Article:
There is also assistance for borrowers having difficulty repaying their education loans, including deferment and forbearance. These options give borrowers more interest-free time on their loans.
There are different types of loans, including a Stafford Loan, the most common federal student loan available. The Stafford Loan includes the following loan programs:
- Federal Family Education Loan (FFEL) Program
- William D. Ford Federal Direct Loan (Direct Loan) Program
Both programs are dispersed directly to students, and can be subsidized or unsubsidized, depending on the student’s financial situation. Loan amounts are also need-based, and will be distributed accordingly.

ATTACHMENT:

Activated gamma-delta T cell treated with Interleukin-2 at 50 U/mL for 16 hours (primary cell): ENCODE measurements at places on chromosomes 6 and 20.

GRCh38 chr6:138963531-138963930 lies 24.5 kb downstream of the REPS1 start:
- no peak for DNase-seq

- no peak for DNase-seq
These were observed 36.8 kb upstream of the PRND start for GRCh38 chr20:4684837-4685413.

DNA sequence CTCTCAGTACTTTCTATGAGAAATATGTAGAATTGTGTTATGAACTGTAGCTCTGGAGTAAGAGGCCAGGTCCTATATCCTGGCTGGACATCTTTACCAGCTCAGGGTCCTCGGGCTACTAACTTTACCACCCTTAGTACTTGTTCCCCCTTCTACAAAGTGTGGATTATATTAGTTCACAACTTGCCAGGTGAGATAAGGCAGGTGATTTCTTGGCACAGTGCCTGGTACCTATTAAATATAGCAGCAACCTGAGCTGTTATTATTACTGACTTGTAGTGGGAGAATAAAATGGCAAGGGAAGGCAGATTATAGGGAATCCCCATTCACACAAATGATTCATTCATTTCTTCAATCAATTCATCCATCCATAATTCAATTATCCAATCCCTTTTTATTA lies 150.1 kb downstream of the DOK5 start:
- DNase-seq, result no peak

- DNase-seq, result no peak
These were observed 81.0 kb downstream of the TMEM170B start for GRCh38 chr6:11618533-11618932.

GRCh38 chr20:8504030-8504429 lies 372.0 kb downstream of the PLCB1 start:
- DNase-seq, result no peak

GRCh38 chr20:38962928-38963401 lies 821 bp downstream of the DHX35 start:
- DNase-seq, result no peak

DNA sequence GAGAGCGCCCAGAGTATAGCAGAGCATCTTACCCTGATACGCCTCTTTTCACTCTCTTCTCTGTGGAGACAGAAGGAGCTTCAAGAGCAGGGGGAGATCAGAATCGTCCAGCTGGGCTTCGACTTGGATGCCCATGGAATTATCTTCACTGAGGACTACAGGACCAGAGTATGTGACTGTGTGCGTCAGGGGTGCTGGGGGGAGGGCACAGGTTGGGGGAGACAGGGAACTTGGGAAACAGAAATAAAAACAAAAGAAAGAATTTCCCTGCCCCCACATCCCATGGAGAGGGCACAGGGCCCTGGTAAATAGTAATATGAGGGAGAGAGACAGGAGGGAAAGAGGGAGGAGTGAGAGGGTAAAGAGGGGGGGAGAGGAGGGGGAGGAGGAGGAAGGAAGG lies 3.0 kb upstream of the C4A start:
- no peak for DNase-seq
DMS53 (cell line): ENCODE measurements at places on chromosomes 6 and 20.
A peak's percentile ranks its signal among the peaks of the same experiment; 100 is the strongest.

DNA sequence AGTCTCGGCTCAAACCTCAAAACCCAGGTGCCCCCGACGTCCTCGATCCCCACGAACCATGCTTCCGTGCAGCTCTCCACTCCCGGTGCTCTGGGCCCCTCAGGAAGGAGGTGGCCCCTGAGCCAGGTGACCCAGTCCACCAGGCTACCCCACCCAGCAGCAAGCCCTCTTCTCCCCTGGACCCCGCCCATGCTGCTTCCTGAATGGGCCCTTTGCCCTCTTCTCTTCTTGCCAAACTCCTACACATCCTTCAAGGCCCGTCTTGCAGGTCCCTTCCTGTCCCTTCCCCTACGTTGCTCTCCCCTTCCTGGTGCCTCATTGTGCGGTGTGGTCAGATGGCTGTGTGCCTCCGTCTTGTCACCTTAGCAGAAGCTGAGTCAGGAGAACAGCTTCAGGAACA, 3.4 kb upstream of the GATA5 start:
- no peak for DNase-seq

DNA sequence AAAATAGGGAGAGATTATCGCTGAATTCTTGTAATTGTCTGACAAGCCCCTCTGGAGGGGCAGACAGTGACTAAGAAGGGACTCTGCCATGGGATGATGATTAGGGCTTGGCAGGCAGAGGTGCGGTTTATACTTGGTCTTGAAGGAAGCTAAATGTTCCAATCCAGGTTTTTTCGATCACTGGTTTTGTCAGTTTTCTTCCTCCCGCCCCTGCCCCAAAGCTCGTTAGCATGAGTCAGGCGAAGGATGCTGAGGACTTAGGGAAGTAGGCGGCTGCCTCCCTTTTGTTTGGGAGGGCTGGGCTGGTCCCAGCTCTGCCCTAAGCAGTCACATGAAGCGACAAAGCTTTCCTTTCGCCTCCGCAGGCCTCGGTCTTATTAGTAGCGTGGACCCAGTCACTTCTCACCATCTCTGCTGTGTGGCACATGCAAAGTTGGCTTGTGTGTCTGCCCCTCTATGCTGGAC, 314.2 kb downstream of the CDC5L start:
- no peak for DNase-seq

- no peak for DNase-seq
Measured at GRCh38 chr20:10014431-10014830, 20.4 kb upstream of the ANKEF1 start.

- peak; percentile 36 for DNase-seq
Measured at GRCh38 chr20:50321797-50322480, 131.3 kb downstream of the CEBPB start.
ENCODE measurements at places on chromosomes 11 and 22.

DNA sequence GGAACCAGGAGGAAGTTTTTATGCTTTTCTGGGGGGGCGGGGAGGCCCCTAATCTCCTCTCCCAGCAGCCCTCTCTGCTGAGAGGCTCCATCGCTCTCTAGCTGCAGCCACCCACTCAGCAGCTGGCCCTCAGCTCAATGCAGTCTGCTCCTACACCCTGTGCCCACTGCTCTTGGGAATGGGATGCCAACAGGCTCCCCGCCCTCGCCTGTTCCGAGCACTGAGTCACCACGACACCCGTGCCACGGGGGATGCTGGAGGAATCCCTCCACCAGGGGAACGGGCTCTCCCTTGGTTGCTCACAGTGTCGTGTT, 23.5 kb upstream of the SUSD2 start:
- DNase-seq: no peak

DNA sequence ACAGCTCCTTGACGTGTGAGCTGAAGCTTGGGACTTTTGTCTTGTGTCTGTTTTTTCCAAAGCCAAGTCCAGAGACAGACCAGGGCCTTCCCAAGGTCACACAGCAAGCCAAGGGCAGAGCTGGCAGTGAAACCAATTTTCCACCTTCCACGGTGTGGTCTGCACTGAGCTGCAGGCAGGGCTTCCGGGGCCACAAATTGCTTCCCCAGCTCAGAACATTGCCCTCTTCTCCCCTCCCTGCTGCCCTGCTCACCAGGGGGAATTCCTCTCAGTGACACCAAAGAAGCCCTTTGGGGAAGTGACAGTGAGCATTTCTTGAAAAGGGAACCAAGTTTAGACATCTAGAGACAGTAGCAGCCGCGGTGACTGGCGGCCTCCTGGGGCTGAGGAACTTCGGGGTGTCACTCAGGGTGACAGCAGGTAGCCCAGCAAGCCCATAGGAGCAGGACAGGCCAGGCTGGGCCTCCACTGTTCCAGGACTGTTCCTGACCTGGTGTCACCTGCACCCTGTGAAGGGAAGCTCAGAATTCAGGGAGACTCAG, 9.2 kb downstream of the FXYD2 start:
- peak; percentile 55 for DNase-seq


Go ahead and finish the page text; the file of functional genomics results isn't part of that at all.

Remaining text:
Another type of student loan, is a private loan. These loans offer higher limits and no payments until graduation, but interest starts to accrue immediately after the loan is distributed. Private student loans can be made out to either students or parents.
You do need to complete federal forms, such as the FAFSA to get private loans. Eligibility often depends on you or your parents’ credit score, and your chances of being approved for a private loan are better if your credit score is above 650. Interest rates and fees are based on your credit score, so it is often better to apply with a cosigner to achieve a lower rate.
PLUS Loan and Graduate PLUS Loan
PLUS loans are through FFEL and Direct Loan programs, but they are geared toward parents. In order to qualify for this type of loan, you must be a dependent student enrolled at least half time in your undergraduate education, and your parent has to apply for the loan.